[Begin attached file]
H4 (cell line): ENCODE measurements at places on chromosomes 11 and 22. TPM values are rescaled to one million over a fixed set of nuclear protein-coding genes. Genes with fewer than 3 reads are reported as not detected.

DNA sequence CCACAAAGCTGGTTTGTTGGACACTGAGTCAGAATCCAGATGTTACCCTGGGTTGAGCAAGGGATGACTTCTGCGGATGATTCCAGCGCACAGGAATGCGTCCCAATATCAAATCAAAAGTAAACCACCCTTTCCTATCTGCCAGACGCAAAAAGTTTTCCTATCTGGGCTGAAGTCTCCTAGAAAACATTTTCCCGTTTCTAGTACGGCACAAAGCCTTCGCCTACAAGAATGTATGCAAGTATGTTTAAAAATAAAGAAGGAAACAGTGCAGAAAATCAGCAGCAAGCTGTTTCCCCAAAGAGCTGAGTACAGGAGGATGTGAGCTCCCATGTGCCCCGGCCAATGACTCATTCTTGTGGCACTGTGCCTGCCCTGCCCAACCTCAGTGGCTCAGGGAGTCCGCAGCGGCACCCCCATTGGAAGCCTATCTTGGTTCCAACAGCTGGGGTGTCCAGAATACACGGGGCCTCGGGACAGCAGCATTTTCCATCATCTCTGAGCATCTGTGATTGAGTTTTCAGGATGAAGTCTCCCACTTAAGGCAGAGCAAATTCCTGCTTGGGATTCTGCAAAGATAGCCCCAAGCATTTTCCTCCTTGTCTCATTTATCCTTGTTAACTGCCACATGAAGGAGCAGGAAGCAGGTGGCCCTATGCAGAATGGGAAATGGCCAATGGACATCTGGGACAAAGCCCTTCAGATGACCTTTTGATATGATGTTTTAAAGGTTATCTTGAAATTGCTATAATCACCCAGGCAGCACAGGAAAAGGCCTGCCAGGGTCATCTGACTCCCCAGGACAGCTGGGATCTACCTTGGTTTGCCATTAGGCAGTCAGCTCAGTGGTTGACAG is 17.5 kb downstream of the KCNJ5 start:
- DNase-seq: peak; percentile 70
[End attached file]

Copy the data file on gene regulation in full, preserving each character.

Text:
H4 (cell line): ENCODE measurements at places on chromosomes 11 and 22. TPM values are rescaled to one million over a fixed set of nuclear protein-coding genes. Genes with fewer than 3 reads are reported as not detected.

DNA sequence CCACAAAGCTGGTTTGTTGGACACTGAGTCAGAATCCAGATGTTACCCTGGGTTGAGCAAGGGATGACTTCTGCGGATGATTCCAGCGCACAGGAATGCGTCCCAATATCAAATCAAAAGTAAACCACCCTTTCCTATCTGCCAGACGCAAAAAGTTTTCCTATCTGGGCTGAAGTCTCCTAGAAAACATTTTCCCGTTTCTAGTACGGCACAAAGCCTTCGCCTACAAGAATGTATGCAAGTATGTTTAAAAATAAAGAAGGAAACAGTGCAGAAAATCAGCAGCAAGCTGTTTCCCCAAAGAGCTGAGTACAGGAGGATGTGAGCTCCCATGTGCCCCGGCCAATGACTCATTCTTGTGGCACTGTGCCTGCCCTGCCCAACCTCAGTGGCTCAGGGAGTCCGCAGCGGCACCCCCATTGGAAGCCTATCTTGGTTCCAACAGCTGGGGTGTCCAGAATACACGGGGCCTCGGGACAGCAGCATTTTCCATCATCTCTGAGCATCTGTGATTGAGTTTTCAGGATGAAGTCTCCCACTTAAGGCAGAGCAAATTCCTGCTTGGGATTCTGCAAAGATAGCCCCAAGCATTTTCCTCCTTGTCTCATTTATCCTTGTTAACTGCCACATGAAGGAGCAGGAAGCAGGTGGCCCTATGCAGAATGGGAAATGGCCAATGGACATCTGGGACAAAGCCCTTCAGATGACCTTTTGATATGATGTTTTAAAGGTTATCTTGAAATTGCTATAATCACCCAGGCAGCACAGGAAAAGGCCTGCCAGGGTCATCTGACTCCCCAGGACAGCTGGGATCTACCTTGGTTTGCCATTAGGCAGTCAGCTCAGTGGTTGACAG is 17.5 kb downstream of the KCNJ5 start:
- DNase-seq: peak; percentile 70